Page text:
When you consider all the great things that have characterized her athletic career, it’s difficult to say UConn’s Kaleena Mosqueda-Lewis has had a hard-knock life.
But early in the second half of the Stanford game on Nov. 11, just the second game of the season, a tough fall delivered a hard blow to her right elbow that could have easily put an end to her junior season.
The resulting compressed ulnar nerve ended up costing Mosqueda-Lewis, a WBCA All-American as a sophomore, eight games before she was well enough to return at Duke.
But she returned in style, making seven three-pointers to score 21 points in UConn’s win.
“It was a perfect game for her to come back,” Geno Auriemma said. “Having Stefanie Dolson [UConn’s center] on the floor meant that she would find Kaleena no matter where she was.”
Still, it wasn’t until the California game on Dec. 22 in New York City that she found out what kind of shock the elbow could absorb from more blunt force trauma. That’s when she fell on it again.
“I didn’t think it was anything major,” Mosqueda-Lewis said. “But I [did think] ‘dang, that hurt, but get up.'”
This time, Mosqueda-Lewis for right up, the only byproduct a small grimace on her face. All was well this time – for her and her No. 1 team.
“I had to find out what it was going to be like getting hit so I would not be tentative going for rebounds, steals and being able to play tough defense,” Mosqueda-Lewis said. “That is one thing I didn’t really do [at Duke]. I just basically shot the ball. There were a couple of times I went for a rebound and when someone battle me for it, I just kind of let it [the ball] go.”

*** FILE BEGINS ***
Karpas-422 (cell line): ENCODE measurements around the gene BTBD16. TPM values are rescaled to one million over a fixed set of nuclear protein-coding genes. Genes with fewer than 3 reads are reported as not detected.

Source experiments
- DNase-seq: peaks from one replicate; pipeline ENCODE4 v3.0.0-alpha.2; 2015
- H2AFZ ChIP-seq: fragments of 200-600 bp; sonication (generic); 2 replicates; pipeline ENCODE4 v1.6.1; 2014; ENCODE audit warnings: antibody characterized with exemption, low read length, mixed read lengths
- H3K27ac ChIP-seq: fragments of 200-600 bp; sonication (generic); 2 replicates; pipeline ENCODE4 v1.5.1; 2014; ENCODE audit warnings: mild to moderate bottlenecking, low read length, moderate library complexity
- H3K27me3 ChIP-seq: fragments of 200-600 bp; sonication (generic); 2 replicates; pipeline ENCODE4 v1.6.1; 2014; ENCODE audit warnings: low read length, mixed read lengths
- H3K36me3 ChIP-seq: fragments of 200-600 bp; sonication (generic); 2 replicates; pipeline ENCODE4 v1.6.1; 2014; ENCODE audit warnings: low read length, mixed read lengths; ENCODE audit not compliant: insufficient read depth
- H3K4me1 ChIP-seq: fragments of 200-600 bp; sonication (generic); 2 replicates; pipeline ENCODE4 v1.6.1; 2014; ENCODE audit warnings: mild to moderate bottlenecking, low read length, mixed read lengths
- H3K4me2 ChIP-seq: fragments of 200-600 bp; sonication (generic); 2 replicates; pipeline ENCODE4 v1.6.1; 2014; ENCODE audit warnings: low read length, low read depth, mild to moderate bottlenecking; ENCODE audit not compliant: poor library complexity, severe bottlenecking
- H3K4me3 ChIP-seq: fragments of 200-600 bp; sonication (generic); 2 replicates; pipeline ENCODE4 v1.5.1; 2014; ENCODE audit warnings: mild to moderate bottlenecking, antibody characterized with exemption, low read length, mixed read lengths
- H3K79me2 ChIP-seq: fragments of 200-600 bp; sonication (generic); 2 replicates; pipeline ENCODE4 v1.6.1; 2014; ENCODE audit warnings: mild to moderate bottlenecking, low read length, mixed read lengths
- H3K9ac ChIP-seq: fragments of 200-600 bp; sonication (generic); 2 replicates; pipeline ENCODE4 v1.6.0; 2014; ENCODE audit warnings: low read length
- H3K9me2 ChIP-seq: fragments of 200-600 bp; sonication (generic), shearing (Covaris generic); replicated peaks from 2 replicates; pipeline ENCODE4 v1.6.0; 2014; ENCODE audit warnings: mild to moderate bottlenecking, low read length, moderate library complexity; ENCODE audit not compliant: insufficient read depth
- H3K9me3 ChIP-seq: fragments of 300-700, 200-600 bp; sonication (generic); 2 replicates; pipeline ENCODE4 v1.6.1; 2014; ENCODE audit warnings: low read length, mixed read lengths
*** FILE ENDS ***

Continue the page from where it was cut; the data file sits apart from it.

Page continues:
Mosqueda-Lewis, her arm brace and her teammates, are in Orlando Wednesday to play the first road game as a member of The American at Central Florida.
Mosqueda-Lewis struggled somewhat against California, mainly because Dolson, her feeder system, was on the bench with foul trouble and Breanna Stewart was tying her career-high with 29 points in 27 minutes.
Against Cal, Moscqueda-Lewis was 2 of 3 from three with 10 points and five rebounds boards in 26 minutes of action. And then Sunday against Cincinnati, she scored seven of UConn’s first 13 points before three fouls sidelined her. She did not score another point. But she had four assists and two steals in 23 minutes.
So she is still working herself back into condition.
“But she is still one of the best players in the country,” Cincinnati coach Jamelle Elliott said.